In Japan, a ‘jiko bukken’ is the name given to stigmatized properties where the last tenant has died of unnatural causes. Supposedly – according to Room Laundering at least – Japanese landlords must disclose to possible residents if the last tenant died of something out of the ordinary. Leaving landlords stuck with unrentable properties, that they are often forced to rent out at a fraction of their original price.
Crooked businessman Goro (Joe Odagiri) however manages to find a loop-hole, discovering that such horrific details of death don’t need to be disclosed to renters if someone else has lived in the property since the death. Thus, he enlists the help of his gloomy niece, Miko (Elaiza Ikeda), to live in such tainted properties long enough to ‘purify’ them. Miko is a secluded hermit 20-year-old who can see dead people, often preferring them to the living. Miko’s life has been shrouded in death and loneliness since her father died when she was five, and since her mother abandoned her a year later. When Miko’s grandmother died when she was 18, she was left in the care of her questionable uncle, and her career in ‘room laundering’ began.
Kenji Katagiri’s Room Laundering is a chirpy, and light-hearted tale that focuses on the tough coming to terms with trauma and grief. It focuses on Miko befriending the ghosts trapped in the ‘tainted’ apartments and her efforts to help them fulfill whatever it is they need to move onto the after-life. The film even takes a surprising turn into becoming more of a murder mystery. Although its themes are deeply rooted in the macabre, it uses goofy characters, pastel palettes, and a charming up-beat soundtrack to stop the film from turning too sour.
Room Laundering has a wonderfully creative and refreshing concept and at first seems to promise to explore some intriguing ideas in the form of Miko’s nihilism. Her self-inflicted isolation, her rejection of alive humans and embracing of the dead all make for some interesting points of discussion. Even her nickname ‘Miko the Ghost’ makes a starting point for a great analysis of the boundaries between ‘truly living’ and living a pitiful life suffocated by grief. However, these all feel a little underdeveloped and shallow, and the film doesn’t give enough time to such thoughtful topics.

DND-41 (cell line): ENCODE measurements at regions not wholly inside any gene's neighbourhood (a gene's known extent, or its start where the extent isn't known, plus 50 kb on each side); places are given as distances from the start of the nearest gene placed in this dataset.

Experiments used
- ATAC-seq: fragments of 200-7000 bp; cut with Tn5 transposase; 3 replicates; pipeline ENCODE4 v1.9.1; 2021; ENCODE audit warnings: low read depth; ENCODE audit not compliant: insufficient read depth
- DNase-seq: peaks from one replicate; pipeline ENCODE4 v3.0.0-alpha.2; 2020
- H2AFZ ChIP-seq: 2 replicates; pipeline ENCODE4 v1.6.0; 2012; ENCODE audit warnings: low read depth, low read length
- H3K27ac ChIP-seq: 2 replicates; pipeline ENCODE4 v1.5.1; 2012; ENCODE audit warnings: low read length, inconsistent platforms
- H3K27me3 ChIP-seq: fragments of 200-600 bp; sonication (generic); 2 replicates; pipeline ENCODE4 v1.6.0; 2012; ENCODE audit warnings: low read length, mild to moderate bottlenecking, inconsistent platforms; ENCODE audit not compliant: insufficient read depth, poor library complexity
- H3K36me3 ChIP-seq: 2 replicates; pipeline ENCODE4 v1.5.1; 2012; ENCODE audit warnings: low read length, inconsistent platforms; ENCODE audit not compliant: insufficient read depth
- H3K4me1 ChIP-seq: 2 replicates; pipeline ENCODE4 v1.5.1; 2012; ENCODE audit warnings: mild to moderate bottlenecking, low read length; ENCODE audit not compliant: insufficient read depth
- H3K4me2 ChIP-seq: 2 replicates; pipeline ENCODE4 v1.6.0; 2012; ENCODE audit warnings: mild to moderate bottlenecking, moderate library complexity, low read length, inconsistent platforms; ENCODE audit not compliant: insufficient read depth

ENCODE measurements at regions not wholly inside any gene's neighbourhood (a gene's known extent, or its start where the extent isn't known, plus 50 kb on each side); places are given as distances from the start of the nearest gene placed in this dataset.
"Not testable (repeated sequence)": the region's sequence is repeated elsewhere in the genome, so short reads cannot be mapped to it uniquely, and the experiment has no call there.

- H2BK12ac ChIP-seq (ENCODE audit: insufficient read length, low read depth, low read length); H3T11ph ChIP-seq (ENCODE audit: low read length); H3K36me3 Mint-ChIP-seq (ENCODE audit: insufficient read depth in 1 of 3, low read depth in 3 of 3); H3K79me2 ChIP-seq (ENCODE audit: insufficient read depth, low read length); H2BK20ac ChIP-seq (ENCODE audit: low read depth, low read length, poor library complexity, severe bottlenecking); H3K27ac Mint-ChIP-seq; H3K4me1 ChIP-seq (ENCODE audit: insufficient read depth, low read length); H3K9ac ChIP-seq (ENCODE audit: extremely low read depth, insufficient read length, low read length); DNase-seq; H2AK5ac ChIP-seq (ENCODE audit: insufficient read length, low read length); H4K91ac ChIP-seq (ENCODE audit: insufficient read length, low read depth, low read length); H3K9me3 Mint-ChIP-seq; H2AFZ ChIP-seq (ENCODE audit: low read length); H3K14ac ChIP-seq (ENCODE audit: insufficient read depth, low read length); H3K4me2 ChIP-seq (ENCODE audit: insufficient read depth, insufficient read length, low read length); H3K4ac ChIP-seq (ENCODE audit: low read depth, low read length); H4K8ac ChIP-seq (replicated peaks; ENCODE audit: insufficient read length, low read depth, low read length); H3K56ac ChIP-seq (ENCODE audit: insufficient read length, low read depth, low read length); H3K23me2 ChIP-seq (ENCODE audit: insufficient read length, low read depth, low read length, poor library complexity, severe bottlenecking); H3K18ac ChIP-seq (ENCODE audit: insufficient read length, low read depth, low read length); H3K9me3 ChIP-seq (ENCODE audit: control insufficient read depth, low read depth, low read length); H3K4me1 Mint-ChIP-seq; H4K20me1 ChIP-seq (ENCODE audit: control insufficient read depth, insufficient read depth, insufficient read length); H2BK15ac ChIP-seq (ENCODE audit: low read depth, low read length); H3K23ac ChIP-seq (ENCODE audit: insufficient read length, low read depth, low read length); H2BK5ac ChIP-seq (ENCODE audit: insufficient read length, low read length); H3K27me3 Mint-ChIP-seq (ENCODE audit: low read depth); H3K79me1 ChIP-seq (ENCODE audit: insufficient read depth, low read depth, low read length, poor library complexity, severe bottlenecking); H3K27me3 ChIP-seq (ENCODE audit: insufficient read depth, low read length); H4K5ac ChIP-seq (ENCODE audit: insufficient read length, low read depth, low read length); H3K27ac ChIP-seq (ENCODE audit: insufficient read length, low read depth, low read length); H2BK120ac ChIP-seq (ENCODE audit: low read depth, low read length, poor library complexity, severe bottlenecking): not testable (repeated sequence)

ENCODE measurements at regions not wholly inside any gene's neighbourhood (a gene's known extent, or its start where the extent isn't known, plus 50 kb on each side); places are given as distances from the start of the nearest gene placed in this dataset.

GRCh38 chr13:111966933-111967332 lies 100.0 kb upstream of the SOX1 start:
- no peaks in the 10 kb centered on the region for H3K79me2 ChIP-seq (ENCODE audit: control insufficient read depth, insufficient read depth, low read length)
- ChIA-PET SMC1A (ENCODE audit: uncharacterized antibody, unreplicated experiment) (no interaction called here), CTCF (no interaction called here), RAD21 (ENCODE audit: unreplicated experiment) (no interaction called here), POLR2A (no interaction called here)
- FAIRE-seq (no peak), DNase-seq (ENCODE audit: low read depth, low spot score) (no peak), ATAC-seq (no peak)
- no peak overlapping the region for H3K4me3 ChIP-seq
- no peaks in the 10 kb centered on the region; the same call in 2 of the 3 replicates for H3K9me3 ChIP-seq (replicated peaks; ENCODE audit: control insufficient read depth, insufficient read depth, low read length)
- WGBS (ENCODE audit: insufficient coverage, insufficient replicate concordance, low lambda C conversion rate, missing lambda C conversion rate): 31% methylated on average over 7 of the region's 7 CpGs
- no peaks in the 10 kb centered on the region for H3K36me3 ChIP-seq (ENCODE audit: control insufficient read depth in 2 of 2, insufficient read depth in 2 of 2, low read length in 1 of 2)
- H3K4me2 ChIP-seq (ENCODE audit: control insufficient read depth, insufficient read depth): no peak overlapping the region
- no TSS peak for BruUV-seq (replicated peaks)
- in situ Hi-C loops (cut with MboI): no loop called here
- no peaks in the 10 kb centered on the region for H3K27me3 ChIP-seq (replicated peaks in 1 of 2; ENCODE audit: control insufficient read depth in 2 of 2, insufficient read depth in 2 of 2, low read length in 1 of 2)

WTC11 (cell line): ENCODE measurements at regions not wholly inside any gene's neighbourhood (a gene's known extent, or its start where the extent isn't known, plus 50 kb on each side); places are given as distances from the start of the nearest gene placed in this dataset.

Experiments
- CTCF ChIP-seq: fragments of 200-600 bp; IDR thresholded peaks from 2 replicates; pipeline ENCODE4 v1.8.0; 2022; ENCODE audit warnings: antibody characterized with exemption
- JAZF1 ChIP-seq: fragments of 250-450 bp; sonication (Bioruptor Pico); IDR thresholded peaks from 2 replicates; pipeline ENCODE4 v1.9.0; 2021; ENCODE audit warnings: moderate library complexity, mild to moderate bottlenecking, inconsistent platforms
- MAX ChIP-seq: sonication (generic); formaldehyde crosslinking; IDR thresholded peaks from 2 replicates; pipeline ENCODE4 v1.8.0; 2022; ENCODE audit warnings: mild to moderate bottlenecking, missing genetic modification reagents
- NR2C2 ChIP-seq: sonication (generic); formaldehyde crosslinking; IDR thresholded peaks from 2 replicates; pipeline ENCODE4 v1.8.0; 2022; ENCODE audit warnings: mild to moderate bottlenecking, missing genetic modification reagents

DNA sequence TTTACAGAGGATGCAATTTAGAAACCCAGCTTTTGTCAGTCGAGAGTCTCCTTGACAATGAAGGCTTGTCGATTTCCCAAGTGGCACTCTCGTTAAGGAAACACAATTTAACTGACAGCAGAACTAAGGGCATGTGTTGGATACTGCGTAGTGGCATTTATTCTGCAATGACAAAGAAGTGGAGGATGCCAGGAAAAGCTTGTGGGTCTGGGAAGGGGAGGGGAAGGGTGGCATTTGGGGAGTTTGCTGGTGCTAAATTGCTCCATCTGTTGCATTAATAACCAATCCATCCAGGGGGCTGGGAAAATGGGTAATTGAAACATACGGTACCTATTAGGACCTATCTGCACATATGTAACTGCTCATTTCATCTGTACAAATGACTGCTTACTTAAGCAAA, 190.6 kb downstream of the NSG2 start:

Instead, it seems to water itself it down, never putting enough confidence in its concept’s own abilities. The film lacks an attention to detail in displaying its core sentiments. While there are occasionally some nice moments of her connecting with the ghosts, some of the portrayals can feel a little cliché and unimaginative. The so-called sentimental aspects can feel fragile and leave the audience grasping onto very little. Meaning the mid-portion of the film falls a little flat, especially after such a promising concept introduced in the beginning.
As a self-proclaimed comedy, it’s forgivable that the film wouldn’t delve too far into the thriller suspense style often assigned to murder-mystery films. It would even make sense with the film’s bubbly colourfulness for the film not to delve into too hard-hitting emotions. However, for all this to work Room Laundering would require a whole lot more comedy. While the film has its funny moments – which it does well, especially with the hilarious character of punk rocker ghost Kimihiko ( Kiyohiko Shibukawa) – it seems to forget its genre at times. Seeming to skip on the comedy side for long strides of time. Leaving everything feeling a little stranded and lifeless.
Room Laundering regains its vitality towards the very end. Where things seem to string together a bit more and the audience gets more of what they had been promised, more exploring of Miko’s personal struggles with death and more sense made of her life. It even fixes itself up with some sweet and clever moments about overcoming grief. Although endearing in its resolution, it’s mournful that Room Laundering waits until its final moments to come alive again.
Written by Abi Aherne